There are systemic problems in the system if it takes so much longer to hear a case in Northern Ireland. Defendants already wait inordinate lengths to have their cases heard and the current row over legal aid only adds to this. Defendants are faced with the choice requesting an adjournment to their case, with the result that the matter hangs over their head even longer, or representing themselves, pitting themselves against the trained and experienced lawyers of the Public Prosecution Service (the costs for whom, by the way, were reported to have mulitplied by five in 2007). The European Court of Human Rights has clearly established that the right to a fair trial enshrined by the Convention in Article 6 involves both the conduct of the trial in a reasonable time and a right to equality of arms. The present row raises questions as to whether these obligations are being met. The system is potentially breaching a fundamental human right, and which taken to extremity may increase the risk of miscarriages of justice; though the potential Article 6 infringement alone should be a serious concern.
The difficulties are clear: fees need to be set at a level which will ensure justice and a fair trial for a defendant, while adequately remunerating lawyers and being within the economic reality of Northern Ireland’s budget. But the current row is just one side of proposed changes to legal aid. What has hit the headlines a little bit less are the amendments made to legal aid via the Justice Act 2011, David Ford’s first piece of legislation. Part 7 of the Act makes a number of changes quite separate to the reductions which have been made to the fees payable. S.80 of the Act provides for the passing of rules on means testing for legal aid, which the explanatory note tells us have “the potential to decrease legal aid costs by decreasing the number of defendants financially eligible for criminal legal aid.” These rules have not been published and are due to be subject to public consultation. This constitutes a dual attack on legal aid as the Government is both limiting eligibility and decreasing fee amounts. Eugene Grant QC has told the Detail that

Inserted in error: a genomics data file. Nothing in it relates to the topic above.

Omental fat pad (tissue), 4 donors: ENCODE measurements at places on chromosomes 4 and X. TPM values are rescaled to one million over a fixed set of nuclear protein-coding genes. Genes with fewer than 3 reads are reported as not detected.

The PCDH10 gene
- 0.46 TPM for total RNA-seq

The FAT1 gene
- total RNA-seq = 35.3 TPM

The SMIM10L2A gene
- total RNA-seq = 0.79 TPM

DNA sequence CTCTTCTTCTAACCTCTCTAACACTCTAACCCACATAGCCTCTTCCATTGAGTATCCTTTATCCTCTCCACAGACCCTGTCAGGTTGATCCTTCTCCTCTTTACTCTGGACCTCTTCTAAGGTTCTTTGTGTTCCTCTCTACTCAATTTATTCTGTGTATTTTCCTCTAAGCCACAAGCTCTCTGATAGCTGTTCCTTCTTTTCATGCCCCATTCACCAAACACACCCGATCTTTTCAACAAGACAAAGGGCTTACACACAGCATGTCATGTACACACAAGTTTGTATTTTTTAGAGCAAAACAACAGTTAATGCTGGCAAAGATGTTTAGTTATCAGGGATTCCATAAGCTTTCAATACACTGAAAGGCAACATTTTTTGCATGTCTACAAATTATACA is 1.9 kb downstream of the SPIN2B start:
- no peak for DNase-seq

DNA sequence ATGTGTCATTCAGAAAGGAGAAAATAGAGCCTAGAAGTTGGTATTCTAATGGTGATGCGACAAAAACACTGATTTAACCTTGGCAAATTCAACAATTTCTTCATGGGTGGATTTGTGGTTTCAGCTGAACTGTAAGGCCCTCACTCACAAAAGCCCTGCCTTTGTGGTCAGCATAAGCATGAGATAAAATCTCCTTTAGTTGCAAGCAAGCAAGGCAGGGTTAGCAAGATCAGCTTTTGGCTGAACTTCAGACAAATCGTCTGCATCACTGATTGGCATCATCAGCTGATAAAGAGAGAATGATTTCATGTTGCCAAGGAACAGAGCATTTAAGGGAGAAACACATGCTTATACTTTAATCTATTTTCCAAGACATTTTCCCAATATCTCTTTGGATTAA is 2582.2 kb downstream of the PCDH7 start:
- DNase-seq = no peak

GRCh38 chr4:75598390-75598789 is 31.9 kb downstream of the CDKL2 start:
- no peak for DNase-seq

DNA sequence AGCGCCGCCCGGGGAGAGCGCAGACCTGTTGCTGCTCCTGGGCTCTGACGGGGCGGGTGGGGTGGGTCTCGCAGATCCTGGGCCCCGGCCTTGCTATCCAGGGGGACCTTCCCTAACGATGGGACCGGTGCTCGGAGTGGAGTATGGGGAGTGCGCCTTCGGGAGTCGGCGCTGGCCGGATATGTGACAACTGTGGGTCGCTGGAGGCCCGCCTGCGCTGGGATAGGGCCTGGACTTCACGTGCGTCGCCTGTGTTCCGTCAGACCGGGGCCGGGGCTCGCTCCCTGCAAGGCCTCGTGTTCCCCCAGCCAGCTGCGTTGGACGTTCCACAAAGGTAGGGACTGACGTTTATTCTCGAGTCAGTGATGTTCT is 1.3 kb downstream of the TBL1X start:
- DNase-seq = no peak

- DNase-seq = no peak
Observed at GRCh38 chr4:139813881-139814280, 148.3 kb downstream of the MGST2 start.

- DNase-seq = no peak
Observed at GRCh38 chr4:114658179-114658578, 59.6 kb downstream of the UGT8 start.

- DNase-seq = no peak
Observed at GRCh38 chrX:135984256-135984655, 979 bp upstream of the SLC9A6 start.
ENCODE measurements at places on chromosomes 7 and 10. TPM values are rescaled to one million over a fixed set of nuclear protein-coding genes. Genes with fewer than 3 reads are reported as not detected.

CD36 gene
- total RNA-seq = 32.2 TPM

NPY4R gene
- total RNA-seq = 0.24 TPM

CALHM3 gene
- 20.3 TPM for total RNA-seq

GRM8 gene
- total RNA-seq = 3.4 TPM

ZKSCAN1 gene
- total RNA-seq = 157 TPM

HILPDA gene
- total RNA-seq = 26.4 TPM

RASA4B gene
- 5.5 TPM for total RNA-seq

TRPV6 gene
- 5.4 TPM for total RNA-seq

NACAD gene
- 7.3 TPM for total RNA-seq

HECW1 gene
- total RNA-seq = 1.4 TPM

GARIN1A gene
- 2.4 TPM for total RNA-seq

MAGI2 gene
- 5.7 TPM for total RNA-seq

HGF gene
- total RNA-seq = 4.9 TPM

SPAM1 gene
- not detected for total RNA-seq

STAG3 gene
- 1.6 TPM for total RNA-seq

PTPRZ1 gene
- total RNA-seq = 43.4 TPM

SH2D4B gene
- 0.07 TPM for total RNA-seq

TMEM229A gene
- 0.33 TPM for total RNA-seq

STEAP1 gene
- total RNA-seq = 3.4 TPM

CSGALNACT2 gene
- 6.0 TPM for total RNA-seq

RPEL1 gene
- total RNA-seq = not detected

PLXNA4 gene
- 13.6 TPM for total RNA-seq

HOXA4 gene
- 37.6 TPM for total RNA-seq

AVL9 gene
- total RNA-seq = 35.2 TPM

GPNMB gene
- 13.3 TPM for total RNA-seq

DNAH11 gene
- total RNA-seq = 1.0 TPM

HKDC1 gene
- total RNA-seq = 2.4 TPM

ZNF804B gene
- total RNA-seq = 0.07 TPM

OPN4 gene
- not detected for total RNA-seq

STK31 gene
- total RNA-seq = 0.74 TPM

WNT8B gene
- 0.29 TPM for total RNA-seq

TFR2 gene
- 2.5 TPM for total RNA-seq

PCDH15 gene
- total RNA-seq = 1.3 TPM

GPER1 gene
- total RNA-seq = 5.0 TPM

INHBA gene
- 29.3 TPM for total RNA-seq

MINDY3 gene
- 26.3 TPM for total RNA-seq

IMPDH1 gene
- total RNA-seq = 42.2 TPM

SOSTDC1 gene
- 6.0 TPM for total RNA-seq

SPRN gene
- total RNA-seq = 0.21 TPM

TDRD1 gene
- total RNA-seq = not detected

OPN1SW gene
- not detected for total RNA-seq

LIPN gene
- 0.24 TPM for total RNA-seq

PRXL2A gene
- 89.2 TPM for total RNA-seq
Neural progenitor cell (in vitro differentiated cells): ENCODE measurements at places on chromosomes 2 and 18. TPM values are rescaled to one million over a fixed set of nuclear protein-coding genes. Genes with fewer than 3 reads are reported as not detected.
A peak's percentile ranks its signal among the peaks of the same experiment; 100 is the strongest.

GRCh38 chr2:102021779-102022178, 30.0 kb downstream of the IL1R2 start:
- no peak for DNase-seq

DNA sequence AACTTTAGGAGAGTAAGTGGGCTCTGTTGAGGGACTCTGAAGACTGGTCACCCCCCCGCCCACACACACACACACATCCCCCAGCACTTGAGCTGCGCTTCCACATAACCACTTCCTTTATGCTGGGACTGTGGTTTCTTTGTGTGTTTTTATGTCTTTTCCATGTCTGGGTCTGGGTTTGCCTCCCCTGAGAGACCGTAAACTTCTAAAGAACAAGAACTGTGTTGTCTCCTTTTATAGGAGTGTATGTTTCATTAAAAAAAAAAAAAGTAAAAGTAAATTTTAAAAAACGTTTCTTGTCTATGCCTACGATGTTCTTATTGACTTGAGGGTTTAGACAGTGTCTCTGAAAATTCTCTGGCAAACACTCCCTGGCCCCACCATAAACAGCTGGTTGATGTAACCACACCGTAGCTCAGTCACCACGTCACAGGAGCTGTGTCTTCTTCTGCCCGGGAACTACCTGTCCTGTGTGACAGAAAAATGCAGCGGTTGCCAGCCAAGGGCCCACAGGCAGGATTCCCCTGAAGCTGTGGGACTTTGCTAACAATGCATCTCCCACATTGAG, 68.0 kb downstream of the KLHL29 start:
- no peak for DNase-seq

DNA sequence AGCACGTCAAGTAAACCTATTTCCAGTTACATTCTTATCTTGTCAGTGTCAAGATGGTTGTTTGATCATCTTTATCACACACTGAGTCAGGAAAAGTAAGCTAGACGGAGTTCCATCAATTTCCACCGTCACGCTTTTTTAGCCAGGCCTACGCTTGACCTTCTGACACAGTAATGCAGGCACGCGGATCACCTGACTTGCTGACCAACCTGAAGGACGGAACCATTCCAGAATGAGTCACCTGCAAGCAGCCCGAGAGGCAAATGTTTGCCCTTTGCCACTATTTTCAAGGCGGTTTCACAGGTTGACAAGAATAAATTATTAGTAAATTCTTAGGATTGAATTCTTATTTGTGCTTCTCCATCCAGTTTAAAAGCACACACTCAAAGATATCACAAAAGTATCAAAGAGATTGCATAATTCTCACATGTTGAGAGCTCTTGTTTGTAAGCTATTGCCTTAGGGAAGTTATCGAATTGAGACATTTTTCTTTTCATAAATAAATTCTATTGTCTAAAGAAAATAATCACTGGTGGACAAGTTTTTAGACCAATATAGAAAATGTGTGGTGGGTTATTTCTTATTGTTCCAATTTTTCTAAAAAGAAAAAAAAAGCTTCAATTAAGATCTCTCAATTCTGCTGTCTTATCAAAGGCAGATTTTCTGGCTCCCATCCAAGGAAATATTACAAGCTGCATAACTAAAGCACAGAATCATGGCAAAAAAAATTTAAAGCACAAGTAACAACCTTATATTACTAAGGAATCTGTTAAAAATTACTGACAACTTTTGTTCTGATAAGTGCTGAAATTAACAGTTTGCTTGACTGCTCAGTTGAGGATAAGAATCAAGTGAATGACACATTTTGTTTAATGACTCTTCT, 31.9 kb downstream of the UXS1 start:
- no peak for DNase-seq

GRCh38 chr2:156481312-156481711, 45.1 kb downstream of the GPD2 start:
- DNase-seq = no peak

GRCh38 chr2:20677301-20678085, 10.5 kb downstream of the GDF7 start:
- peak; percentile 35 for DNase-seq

Despite the headlines, this dispute is not about money – it is about the survival of an independent system of justice available to the general public equally regardless of currency, class or creed.
This move is worrying. Given the powers and resources of the State at every stage of the criminal justice system (and the levels of payments and apparent lack of accounting for payments made to the PPS) it is imperative that individuals, who are innocent until proven guilty, are afforded an adequate defence. And why rush to make such changes when clear deficiencies have been identified both by the Audit Office and the Criminal Justice Inspectorate? It would seem more appropriate to address those issues and then see how the finances are balancing. Defendants should not be penalised in the mean time.